Turn on the financial news networks; CNBC, Bloomberg News etc. and it is easy to get swept up in the myopic reporting and observations of newscasters and commentators. The actors in this financial saga that make me laugh the most are the ones that speak with absolute certainty about what the markets will do next. The simple fact of the matter is no one knows what the markets will do from one day to the next and anyone who tells you different is just another snake oil salesman. For this reason, I believe investments like the stock market are not for the short sighted investors who get caught up in the hype (like the pic shown). Most astute investors know that the consistent money in the stock market over time is made by keeping a long term view and not losing your cool when a (smart) investment moves against you.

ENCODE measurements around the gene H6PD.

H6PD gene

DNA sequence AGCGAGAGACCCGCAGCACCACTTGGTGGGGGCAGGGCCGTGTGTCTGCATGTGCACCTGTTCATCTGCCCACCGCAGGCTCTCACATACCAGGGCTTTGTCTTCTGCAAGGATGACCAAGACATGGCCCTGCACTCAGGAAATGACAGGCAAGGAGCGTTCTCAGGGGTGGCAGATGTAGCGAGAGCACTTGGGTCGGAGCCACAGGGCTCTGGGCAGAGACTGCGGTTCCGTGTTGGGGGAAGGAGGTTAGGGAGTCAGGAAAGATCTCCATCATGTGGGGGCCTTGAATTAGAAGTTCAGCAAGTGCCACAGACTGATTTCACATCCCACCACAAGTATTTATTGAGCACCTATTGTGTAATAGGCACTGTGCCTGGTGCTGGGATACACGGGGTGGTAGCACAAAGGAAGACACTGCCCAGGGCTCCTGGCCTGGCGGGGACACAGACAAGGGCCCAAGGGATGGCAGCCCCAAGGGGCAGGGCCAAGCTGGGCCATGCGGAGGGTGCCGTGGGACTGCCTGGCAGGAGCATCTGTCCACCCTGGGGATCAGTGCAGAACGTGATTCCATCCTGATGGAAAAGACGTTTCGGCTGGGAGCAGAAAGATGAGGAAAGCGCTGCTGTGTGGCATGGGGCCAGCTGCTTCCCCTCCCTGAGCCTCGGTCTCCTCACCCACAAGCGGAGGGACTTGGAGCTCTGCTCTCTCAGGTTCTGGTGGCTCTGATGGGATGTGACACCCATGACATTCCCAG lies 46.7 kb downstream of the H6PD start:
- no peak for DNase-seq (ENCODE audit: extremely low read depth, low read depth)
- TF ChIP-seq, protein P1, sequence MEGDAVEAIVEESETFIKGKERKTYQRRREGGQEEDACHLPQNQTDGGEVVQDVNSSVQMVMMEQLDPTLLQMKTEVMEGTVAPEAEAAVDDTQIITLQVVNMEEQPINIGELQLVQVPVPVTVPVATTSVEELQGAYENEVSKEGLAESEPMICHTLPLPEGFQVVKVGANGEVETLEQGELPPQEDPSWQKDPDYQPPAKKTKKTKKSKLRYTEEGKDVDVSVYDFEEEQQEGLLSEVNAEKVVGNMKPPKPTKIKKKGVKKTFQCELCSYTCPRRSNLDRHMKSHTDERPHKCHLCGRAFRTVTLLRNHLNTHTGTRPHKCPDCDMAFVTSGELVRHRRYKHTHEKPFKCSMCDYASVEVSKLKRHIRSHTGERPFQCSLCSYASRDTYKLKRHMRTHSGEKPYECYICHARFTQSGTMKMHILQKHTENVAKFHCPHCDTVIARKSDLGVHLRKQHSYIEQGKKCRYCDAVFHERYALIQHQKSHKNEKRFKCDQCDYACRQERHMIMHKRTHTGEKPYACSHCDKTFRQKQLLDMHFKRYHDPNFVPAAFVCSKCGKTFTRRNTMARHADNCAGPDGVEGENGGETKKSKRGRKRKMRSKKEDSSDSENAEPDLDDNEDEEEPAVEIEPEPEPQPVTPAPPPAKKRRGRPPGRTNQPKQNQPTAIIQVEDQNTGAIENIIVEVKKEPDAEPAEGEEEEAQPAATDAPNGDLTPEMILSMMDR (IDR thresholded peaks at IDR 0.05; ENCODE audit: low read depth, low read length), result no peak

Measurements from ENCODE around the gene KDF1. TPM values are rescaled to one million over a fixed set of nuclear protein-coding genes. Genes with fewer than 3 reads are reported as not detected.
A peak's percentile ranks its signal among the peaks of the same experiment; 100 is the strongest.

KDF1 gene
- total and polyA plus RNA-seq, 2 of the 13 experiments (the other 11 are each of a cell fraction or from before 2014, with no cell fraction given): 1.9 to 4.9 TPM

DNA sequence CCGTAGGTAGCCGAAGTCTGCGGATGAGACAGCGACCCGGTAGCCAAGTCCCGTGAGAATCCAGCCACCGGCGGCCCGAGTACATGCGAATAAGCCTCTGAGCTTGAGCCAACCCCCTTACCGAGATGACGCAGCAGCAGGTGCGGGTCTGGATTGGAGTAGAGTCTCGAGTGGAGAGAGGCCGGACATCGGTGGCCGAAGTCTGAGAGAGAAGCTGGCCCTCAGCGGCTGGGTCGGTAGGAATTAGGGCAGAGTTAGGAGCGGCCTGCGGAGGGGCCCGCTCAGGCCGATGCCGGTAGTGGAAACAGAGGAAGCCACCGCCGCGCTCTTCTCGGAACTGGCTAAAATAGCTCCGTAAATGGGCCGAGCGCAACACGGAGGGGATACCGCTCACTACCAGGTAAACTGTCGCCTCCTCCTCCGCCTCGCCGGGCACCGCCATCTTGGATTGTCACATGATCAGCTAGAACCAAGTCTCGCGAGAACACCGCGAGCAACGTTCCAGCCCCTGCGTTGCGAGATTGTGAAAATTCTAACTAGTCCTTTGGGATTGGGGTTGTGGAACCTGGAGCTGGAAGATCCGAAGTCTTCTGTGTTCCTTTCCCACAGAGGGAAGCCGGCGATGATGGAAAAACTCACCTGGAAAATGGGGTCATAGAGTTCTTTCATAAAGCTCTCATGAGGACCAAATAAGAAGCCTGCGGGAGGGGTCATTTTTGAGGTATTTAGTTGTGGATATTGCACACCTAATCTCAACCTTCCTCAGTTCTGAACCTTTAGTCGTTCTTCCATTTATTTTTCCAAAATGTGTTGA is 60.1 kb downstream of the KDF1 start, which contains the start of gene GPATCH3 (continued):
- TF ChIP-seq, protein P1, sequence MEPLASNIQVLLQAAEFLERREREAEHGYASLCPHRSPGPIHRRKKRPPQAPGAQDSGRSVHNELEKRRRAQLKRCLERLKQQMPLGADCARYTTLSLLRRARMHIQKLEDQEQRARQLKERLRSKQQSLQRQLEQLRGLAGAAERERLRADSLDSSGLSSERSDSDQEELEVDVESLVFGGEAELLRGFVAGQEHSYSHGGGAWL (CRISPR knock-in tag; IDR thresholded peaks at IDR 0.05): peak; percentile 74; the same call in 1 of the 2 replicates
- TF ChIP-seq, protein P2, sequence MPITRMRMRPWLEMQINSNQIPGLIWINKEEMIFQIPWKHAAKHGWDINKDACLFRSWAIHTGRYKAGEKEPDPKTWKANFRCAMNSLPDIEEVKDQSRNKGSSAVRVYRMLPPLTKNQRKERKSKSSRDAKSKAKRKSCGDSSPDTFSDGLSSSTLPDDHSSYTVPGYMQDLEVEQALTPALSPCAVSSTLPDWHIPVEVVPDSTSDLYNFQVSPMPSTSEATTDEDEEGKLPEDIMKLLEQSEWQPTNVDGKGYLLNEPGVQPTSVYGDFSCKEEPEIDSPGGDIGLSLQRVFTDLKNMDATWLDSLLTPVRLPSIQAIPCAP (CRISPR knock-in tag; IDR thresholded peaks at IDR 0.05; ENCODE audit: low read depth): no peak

Simple, boring techniques like consistent saving, dollar cost averaging and investing in broad indices through ETFs and index funds are the way to go to get a consistent long term annual return.
However, there are broader trends over time that the media and most observers ignore on a day to day basis and may affect the way that you want to allocate your portfolio. Although it has become a bit more fashionable recently to observe long term ratios, it is worth looking at some of the long term valuation factors and market conditions that may give one pause when considering jumping into the stock market or the bond market currently.
The Long Haul
I always have taken a long term view of the markets. I look for a consistent return over time as opposed to one off trades that are difficult to replicate year over year (and not to mention are taxed differently than long term investments). As I have been stressing for many months now, the US stock market seems to have very lofty valuations at the moment. One measurement that I like to look at to determine if the stock market is overvalued on a historical basis is the cyclically adjusted price-to-earnings ratio, commonly known as CAPE, Shiller P/E, or the P/E 10 ratio. This is the price of the broad stock market index (say the S&P 500) divided by average of 10 years earnings of the entire market, adjusted for inflation.